The WTO Risks Losing Its Influence

The ten-weeks-long Geneva talks among World Trade Organization members have failed to produce a comprehensive ‘trade facilitation’ agreement initially expected to be signed at the Ninth WTO Ministerial Conference in Bali, Indonesia, early in December 2013. The proposed accord, once achieved, could have helped to breathe life into the moribund Doha round of world trade talks. So, yet another attempt to introduce the first-ever worldwide trade reform has failed.

The Doha round of world trade talks has been under way for 12 years already (it began in 2001 at Qatar), its main goal being to eliminate trade disagreements between countries with different levels of economic development. As the talks failed to produce an agreement among their participants, an increasing number of countries have been resorting to regional free trade agreements with their key partners in trade in an attempt to further develop their economic relationships and expand sales markets. The availability of that simpler option creates negative incentives for WTO members to participate in multilateral negotiations and serves as a strong obstacle to multilateral trade liberalization.

The existing controversies are a direct reflection of the current world trade structure: the developing countries predominantly export their agricultural products to world markets, while the developed ones are major exporters of industrial and hi-tech goods. Accordingly, they set trade barriers so as to restrict the inflow of imported cheap foodstuffs into the developed countries, and that of industrial products - into the developing ones.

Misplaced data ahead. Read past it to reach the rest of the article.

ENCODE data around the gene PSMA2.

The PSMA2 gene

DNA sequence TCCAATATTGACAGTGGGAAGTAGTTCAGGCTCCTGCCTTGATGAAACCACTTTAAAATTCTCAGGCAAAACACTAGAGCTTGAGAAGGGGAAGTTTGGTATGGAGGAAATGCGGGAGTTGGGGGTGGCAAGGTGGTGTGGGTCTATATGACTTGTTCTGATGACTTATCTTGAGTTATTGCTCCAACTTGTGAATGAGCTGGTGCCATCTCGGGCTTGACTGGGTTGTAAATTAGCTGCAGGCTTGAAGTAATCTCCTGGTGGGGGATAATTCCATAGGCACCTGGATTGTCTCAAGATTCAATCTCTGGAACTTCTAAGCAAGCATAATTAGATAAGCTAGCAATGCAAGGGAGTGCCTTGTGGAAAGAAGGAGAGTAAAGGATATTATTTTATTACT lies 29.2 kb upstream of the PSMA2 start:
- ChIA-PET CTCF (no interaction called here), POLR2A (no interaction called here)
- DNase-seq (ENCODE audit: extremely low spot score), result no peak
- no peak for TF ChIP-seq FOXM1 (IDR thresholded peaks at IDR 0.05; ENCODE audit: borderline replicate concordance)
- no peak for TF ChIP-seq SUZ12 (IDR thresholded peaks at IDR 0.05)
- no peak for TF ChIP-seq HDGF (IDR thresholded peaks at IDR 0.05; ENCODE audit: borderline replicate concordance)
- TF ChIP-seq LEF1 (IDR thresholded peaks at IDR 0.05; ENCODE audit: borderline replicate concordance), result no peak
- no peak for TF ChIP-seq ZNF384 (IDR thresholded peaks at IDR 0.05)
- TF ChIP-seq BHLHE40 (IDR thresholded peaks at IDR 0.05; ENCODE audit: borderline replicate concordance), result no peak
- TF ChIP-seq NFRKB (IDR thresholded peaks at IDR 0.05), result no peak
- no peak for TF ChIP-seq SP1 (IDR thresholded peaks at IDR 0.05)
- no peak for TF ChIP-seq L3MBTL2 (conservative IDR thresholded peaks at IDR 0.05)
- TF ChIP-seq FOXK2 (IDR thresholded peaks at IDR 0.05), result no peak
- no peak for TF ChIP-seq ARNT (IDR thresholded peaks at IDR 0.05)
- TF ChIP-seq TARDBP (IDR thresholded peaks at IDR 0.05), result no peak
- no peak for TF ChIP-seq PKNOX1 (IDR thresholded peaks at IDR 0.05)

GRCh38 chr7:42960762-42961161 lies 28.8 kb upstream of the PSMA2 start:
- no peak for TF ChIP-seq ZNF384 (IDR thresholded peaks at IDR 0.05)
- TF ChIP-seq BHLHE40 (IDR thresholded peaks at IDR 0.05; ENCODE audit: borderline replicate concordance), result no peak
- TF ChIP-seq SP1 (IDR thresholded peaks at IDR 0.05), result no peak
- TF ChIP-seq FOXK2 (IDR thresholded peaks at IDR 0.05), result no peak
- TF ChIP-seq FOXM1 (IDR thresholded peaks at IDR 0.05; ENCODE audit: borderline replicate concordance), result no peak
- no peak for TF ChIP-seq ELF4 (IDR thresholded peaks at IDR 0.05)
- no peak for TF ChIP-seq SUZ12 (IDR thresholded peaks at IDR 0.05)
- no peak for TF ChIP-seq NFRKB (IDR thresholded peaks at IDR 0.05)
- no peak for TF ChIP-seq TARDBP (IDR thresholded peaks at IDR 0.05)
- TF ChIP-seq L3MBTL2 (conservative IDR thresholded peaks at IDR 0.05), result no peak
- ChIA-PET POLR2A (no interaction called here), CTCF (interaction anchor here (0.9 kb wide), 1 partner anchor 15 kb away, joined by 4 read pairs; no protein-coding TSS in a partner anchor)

Thus, for example, one of the unresolved issues in this round of negotiations has become the agricultural support policies of the developed economies. The developing countries have been demanding that the USA and the EU give up their comprehensive agricultural support projects, whilst the latter, in their turn, want lower import duties on their imports of industrial goods into the developing economies. In mid-November, Director-General of the WTO Roberto Azevêdo said that the differences in approaches to the issue of granting access to the agricultural imports from the least developed countries to developed markets had been removed, thus leaving unresolved only the issue of ‘trade facilitation’ measures to streamline customs procedures globally. However, as it turned out later, some controversies remained over the issue of agricultural support and the issue of securing financing for technical modernization of the customs services in the developing countries.

Another important factor that complicates the conclusion of current negotiations is the impressive number of participating countries (as of now, the WTO numbers 159 member states) coupled with lack of an adequately developed system for conducting negotiations. According to economic theory, multilateral trade liberalization will inevitably bring about significant economic and development gains. But the underside of the issue is that the resulting growth will differently affect the participants in this growth process - some of them will gain too much by comparison with others, and a few may even become absolute losers.

On a theoretical level, such issues have long been dealt with by applying various methods of income and wealth redistribution. However, the contemporary practice of trade liberalization negotiations is a different story altogether, as has been vividly illustrated by the ongoing efforts to put together a package of outcomes capable of harvesting positive results.

At present, the world community is concerned that, if the current round of WTO negotiations proves unsuccessful, the World Trade Organization will lose its influence, and so the main rules of international trade will be determined by bi-lateral agreements.

B.V. Chokaev – Senior Researcher, Center for Empirical Finance